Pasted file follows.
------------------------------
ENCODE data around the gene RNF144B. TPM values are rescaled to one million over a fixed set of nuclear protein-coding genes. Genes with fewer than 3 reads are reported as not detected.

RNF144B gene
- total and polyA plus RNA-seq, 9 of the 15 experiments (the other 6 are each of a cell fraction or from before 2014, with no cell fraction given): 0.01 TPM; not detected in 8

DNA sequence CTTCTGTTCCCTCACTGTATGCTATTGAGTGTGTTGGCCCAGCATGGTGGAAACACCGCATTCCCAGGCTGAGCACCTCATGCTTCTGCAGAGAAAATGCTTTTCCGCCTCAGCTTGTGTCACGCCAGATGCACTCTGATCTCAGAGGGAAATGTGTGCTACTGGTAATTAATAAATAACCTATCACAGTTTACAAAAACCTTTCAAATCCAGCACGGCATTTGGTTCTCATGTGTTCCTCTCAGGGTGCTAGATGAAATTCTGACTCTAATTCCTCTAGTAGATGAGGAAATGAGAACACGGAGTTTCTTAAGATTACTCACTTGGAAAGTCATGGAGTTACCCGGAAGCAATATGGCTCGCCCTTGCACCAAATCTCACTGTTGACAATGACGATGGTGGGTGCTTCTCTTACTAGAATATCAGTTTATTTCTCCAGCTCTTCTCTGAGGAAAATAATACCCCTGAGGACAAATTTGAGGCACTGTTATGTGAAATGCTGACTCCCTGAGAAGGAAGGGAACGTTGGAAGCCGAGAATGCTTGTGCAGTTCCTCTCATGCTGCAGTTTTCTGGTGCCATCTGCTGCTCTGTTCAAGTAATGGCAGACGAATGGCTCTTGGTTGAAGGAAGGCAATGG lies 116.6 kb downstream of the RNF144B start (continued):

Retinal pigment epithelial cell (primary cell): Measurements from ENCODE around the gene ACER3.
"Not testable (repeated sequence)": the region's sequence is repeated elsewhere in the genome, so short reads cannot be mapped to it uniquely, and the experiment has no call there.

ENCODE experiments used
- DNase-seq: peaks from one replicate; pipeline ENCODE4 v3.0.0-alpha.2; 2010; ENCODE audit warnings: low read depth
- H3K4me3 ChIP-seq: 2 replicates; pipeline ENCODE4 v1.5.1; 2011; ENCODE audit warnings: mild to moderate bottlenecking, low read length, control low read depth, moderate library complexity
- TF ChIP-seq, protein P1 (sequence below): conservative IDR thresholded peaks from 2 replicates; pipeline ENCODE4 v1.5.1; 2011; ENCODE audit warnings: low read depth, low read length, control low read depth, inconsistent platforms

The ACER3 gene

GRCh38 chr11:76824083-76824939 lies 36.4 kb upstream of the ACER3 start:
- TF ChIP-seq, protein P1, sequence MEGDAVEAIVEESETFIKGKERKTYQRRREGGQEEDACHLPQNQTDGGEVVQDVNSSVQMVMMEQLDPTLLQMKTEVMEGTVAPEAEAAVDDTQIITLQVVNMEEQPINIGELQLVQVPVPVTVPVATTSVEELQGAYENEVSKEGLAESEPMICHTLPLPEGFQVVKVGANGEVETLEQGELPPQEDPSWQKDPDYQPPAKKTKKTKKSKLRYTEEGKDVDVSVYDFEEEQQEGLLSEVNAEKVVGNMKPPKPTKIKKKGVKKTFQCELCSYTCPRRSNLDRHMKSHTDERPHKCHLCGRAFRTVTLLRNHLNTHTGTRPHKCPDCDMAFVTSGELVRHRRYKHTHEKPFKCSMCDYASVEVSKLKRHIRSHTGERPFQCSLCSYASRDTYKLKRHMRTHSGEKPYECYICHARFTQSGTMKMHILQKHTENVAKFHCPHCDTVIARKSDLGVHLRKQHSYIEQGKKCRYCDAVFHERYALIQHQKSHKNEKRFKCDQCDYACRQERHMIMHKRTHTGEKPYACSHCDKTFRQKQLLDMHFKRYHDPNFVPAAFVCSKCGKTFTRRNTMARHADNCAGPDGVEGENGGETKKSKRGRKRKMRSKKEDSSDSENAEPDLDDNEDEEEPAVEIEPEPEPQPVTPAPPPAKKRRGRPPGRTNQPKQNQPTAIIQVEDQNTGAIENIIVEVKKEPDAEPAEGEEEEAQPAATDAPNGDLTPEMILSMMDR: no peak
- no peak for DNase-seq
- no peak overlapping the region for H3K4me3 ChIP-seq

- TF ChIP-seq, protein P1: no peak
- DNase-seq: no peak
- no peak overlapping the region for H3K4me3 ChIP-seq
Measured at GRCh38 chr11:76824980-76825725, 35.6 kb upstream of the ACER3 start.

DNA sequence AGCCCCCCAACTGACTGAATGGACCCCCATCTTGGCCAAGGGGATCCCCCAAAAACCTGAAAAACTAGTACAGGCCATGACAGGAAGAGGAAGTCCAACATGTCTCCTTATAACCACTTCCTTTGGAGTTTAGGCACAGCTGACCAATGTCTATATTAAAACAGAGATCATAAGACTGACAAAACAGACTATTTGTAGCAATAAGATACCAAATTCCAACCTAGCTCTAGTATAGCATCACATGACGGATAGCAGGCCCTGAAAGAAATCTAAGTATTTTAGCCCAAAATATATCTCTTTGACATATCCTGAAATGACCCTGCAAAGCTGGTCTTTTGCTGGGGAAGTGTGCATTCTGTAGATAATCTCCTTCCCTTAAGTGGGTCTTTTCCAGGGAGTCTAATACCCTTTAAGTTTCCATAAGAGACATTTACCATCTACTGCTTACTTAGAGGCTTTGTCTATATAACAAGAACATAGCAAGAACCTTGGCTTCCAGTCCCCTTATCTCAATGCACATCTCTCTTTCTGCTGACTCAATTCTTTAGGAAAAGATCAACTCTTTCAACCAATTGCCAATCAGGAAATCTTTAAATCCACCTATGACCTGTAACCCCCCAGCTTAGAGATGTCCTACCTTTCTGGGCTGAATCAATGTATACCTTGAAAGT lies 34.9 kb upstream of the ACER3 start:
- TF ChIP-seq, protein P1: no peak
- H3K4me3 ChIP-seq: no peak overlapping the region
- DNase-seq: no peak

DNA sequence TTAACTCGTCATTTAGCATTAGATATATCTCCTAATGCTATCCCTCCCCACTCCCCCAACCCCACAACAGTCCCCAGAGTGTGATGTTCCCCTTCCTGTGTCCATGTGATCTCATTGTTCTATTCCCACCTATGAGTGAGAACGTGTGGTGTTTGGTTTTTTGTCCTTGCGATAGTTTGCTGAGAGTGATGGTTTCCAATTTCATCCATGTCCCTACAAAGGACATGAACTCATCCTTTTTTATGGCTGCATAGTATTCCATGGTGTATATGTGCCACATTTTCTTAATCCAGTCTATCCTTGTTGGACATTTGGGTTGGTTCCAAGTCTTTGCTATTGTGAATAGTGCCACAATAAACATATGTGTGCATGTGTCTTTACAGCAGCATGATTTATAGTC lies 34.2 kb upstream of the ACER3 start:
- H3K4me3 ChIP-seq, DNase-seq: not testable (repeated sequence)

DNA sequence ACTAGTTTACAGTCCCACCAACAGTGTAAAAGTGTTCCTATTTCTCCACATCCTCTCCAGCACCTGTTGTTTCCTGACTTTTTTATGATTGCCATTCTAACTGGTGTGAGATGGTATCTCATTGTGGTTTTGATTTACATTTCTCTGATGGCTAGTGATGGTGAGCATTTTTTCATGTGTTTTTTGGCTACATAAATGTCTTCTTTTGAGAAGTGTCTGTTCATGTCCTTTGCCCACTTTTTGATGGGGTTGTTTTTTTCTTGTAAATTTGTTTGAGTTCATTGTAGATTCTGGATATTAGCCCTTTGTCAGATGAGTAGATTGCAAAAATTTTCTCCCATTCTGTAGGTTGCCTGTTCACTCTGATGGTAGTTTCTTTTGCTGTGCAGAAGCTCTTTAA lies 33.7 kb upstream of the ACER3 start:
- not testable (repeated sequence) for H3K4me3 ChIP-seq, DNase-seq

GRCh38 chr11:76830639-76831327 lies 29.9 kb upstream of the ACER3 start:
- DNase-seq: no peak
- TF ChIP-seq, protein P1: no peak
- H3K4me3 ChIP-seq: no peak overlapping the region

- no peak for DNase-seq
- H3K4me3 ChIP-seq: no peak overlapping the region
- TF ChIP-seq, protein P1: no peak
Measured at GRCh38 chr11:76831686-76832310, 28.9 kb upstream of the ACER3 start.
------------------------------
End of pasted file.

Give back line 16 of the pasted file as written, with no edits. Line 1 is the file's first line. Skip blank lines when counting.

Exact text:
- TF ChIP-seq, protein P1: no peak